Someone suggested that to prove all elements of the original set appear in equal number in the powerset (which you can do formally using P(X)=2^x proof and the tied to it proof that each is in half of the subsets), you could just rename x1 to x2 etc, given obviously the position does not matter (thus you get a decently different proof of the second sentence, about all elements of X being equally in P(X)).
I like this idea, not just due to it being stealthy, but because it allows you to (for other things) tie this to probability where position does matter.
So something good came out of my questions ^_^ (here too! Thanks for your replies, @monikernemo )

Last edited: Dec 1, 2020
10. ### KyriakosCreator

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I have a question about diagonalisation (to show that some sets with infinite members are not countable/of larger cardinality; eg R>N)

While I get the argument for 1 to 1 (from both sides), that for two infinite sets to be of the same cardinality there should be some way to form every member of the second set by altering the first (eg k -> 2k for comparing all naturals to just the even ones, or something like (k,-(k-1) for naturals -> integers), I am having considerable difficulty with the argument for showing that [0,1] is not countable, and by extent that the cardinality of all the Reals is the same as that of any of their parts (such as 0,1).

My problem in understanding rests on the following:

Let's say that (to avoid different numbers) the set of [0,1] was written in binary, and you'd get something like all possible variations of 0 and 1. Obviously for any finite bit of that (eg a bit which only had 8 positions, such as 01010101), the complete list of variations would be 2^8 (2 different choices in each position). And for an infinite string this would have been going on forever. Now, writing the supposed "first" of such strings thus:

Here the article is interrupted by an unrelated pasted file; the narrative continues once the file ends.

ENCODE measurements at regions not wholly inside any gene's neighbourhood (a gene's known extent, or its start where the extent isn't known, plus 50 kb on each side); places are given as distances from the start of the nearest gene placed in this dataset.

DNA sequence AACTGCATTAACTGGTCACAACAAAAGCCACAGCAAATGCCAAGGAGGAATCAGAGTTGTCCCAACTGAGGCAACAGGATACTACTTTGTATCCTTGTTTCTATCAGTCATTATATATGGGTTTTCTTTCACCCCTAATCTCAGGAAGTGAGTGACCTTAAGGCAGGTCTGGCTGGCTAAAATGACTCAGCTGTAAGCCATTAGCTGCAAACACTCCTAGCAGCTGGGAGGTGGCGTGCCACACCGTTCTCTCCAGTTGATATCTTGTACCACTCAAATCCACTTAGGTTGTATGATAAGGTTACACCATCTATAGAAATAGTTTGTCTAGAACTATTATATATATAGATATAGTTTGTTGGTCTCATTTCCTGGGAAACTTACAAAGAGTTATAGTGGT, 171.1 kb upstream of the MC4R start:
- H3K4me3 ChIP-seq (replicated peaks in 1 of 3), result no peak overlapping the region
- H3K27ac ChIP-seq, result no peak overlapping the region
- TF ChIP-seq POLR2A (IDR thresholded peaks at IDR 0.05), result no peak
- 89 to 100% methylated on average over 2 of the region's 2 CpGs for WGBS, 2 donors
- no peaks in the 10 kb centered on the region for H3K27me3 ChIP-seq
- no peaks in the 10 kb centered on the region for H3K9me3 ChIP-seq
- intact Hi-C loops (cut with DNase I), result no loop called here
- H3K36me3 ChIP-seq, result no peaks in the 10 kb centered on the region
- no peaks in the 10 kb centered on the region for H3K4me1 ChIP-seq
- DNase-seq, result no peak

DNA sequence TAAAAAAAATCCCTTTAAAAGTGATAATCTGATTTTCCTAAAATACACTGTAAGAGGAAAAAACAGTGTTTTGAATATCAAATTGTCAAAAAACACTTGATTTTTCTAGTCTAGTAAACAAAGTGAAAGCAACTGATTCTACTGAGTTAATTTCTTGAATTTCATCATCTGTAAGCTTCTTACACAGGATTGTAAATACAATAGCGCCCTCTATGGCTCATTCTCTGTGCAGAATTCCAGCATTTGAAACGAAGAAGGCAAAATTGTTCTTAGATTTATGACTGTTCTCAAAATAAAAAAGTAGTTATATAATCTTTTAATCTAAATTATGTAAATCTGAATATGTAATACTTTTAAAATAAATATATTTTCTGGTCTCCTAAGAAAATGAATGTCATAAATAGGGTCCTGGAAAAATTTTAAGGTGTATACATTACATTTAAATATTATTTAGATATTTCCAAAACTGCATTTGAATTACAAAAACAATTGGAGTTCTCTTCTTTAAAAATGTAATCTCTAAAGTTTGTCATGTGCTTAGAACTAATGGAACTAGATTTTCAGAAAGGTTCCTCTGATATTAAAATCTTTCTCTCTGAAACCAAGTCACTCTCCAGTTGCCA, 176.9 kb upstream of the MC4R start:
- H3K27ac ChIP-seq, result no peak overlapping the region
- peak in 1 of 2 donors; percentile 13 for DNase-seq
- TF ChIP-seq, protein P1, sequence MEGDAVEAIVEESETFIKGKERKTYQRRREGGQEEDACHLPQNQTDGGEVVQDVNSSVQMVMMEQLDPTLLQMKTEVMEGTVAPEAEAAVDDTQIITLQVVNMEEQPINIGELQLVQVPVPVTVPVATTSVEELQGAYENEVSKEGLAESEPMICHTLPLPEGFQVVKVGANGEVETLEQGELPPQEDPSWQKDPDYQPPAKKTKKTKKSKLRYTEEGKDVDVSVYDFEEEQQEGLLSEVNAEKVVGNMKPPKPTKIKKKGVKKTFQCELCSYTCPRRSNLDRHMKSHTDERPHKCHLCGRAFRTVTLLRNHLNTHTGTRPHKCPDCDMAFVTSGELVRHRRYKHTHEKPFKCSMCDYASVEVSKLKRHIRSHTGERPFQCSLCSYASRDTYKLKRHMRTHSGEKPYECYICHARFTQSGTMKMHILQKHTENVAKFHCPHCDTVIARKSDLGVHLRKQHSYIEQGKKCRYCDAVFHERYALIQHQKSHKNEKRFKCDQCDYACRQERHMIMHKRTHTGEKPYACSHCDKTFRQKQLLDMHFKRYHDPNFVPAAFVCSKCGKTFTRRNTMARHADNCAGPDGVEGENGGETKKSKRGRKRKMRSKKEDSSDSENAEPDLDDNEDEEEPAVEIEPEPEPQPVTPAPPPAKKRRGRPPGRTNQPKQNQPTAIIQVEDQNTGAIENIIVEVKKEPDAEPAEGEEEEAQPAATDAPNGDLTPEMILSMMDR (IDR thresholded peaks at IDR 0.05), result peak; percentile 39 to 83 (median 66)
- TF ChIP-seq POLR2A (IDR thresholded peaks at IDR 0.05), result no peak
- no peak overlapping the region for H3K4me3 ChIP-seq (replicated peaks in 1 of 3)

1. 00101101001...
2. 01010100011...
...
The diagonalisation argument seems to be that any such grouping would already include added bits, and if (for example) you change the first digit of the first from 0 to 1, and the second of the second from 1 to 0, you already have a new string.
But I do not get how it stops mattering that, ultimately, if the list goes on, at some position you'd have this new element. I get that the alteration of x bit occurs in ALL the list; I just don't get how the list isn't supposed to already include it by virtue of being a list. Ie I don't see the clear tie to how this doesn't allow any numbering of such a list.

Help would be very welcome. It would certainly save me time!!!!